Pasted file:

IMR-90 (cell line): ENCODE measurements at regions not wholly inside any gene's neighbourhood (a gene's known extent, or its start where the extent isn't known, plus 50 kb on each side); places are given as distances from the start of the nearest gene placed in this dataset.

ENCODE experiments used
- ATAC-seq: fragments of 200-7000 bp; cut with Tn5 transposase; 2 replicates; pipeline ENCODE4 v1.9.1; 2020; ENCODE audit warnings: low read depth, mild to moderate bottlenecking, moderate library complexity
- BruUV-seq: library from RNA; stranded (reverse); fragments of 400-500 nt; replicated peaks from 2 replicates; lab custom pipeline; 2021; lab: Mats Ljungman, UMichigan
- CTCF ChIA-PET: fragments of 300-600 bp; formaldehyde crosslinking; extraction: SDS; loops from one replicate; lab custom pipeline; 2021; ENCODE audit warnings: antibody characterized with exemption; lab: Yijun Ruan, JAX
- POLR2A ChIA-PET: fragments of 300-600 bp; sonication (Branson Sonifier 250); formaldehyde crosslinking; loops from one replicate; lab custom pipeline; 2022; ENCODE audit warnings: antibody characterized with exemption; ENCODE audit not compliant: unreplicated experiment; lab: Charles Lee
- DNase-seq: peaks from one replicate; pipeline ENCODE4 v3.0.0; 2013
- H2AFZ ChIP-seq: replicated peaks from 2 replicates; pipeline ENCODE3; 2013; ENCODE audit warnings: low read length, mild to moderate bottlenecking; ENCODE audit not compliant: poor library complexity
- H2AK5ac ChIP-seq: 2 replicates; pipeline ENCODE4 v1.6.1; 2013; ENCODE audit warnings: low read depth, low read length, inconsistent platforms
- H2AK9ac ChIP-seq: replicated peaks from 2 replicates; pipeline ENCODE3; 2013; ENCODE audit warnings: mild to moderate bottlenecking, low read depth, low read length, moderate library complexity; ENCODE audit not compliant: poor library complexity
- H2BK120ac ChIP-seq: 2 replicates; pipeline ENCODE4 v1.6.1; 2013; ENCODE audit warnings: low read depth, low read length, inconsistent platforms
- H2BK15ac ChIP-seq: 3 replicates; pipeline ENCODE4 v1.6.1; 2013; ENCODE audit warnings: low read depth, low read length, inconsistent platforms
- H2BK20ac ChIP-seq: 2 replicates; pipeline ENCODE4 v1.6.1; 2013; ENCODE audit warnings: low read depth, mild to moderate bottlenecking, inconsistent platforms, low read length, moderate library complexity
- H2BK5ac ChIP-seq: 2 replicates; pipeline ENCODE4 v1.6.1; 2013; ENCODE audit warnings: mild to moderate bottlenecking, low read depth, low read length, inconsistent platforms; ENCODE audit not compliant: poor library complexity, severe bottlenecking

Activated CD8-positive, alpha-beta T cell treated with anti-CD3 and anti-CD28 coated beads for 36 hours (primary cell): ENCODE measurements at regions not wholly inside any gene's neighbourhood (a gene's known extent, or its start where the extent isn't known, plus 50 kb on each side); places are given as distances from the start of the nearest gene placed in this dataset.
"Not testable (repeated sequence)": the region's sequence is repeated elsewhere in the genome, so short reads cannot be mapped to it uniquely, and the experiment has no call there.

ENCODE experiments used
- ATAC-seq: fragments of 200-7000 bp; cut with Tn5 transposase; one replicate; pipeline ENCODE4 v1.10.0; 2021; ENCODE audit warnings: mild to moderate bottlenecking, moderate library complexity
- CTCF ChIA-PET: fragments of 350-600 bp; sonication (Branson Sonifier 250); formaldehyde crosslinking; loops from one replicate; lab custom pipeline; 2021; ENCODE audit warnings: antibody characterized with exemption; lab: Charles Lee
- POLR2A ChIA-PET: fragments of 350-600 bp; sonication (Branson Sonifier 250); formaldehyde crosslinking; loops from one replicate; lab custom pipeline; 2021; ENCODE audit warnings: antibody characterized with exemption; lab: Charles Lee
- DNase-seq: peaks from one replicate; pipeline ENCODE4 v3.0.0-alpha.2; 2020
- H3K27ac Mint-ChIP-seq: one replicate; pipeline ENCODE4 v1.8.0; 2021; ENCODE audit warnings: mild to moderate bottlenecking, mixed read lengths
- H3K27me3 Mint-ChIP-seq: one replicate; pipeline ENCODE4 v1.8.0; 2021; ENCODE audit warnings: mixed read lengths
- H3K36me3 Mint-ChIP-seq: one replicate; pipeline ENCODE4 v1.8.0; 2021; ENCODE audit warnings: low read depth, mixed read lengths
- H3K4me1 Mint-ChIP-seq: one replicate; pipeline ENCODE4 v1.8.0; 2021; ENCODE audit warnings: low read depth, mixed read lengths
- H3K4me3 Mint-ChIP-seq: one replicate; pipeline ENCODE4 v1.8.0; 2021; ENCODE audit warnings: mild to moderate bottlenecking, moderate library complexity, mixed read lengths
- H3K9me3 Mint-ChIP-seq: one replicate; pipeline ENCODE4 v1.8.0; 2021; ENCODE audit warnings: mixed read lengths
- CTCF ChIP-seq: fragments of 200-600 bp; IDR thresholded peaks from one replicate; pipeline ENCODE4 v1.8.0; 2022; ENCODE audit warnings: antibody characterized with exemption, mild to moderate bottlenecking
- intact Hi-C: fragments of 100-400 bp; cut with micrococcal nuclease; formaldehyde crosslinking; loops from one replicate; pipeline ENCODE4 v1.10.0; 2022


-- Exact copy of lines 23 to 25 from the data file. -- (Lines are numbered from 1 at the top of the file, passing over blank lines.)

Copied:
- H3K27me3 Mint-ChIP-seq: one replicate; pipeline ENCODE4 v1.8.0; 2021; ENCODE audit warnings: mixed read lengths
- H3K36me3 Mint-ChIP-seq: one replicate; pipeline ENCODE4 v1.8.0; 2021; ENCODE audit warnings: low read depth, mixed read lengths
- H3K4me1 Mint-ChIP-seq: one replicate; pipeline ENCODE4 v1.8.0; 2021; ENCODE audit warnings: low read depth, mixed read lengths